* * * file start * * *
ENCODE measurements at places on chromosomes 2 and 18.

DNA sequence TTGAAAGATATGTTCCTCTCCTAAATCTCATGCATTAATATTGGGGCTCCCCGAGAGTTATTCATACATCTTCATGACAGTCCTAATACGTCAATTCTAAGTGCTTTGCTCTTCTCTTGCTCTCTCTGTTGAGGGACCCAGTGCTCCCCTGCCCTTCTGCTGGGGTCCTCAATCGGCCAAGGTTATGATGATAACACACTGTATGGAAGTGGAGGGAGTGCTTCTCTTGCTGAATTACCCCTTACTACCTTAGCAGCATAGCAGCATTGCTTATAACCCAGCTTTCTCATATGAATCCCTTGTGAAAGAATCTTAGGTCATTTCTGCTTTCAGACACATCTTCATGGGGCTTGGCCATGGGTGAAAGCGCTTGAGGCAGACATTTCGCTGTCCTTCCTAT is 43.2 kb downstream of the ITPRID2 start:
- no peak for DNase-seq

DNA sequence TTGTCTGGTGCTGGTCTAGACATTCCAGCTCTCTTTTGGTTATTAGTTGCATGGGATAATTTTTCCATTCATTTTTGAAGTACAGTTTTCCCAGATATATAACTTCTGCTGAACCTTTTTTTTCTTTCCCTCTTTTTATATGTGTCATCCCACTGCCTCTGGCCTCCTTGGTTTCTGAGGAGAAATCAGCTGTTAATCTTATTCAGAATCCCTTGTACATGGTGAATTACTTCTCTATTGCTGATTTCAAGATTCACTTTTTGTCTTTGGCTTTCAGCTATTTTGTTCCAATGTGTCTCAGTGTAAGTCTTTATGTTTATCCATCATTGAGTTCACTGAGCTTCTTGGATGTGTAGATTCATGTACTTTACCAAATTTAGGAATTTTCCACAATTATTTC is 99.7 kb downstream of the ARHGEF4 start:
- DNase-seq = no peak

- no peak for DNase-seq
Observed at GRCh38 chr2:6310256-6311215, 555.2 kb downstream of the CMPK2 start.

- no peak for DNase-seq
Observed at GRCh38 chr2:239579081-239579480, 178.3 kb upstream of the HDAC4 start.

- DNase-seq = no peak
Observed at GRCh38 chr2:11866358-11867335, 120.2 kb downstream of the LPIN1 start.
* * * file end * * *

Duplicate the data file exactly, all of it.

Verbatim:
ENCODE measurements at places on chromosomes 2 and 18.

DNA sequence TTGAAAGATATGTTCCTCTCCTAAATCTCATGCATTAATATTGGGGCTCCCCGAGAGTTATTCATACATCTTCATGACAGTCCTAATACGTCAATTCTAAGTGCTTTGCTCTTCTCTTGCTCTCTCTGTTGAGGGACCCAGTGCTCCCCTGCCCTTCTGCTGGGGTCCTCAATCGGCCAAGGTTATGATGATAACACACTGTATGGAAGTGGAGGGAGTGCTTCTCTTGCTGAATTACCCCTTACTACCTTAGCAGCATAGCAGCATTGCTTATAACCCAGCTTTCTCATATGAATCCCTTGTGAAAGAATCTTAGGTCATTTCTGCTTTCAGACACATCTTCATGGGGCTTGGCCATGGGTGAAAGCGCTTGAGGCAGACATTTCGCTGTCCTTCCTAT is 43.2 kb downstream of the ITPRID2 start:
- no peak for DNase-seq

DNA sequence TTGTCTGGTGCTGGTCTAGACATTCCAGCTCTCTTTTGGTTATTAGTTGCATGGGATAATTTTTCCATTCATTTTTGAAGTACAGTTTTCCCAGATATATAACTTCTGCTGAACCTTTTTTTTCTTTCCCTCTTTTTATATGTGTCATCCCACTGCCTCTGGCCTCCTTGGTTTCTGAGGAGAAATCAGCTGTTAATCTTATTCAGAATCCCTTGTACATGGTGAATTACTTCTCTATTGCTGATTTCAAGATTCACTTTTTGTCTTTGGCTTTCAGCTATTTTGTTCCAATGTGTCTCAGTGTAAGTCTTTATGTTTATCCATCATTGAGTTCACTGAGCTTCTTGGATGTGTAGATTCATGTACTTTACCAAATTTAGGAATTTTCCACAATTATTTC is 99.7 kb downstream of the ARHGEF4 start:
- DNase-seq = no peak

- no peak for DNase-seq
Observed at GRCh38 chr2:6310256-6311215, 555.2 kb downstream of the CMPK2 start.

- no peak for DNase-seq
Observed at GRCh38 chr2:239579081-239579480, 178.3 kb upstream of the HDAC4 start.

- DNase-seq = no peak
Observed at GRCh38 chr2:11866358-11867335, 120.2 kb downstream of the LPIN1 start.